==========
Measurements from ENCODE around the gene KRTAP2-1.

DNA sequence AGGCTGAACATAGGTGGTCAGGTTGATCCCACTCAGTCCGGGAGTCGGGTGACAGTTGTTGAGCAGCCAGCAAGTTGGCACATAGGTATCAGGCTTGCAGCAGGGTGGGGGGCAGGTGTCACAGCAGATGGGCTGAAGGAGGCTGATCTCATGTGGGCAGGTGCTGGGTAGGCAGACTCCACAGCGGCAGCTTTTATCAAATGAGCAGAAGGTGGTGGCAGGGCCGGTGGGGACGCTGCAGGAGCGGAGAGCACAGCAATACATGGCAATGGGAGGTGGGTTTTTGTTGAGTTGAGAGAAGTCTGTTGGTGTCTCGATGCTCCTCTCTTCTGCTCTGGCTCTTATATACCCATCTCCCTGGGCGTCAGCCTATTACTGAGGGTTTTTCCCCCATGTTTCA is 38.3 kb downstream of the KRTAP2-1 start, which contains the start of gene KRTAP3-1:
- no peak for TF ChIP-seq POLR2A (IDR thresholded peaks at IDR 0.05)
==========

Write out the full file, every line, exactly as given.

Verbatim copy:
Measurements from ENCODE around the gene KRTAP2-1.

DNA sequence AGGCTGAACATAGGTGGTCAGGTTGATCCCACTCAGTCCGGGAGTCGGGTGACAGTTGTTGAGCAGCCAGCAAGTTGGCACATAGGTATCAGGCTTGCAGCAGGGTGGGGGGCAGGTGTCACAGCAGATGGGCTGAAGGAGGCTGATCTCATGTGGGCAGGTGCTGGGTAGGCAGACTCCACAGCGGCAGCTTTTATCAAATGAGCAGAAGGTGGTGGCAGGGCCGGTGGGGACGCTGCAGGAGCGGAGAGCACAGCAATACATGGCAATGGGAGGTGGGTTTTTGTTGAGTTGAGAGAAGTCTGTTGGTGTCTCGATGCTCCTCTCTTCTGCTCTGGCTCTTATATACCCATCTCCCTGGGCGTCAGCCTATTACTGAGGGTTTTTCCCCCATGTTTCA is 38.3 kb downstream of the KRTAP2-1 start, which contains the start of gene KRTAP3-1:
- no peak for TF ChIP-seq POLR2A (IDR thresholded peaks at IDR 0.05)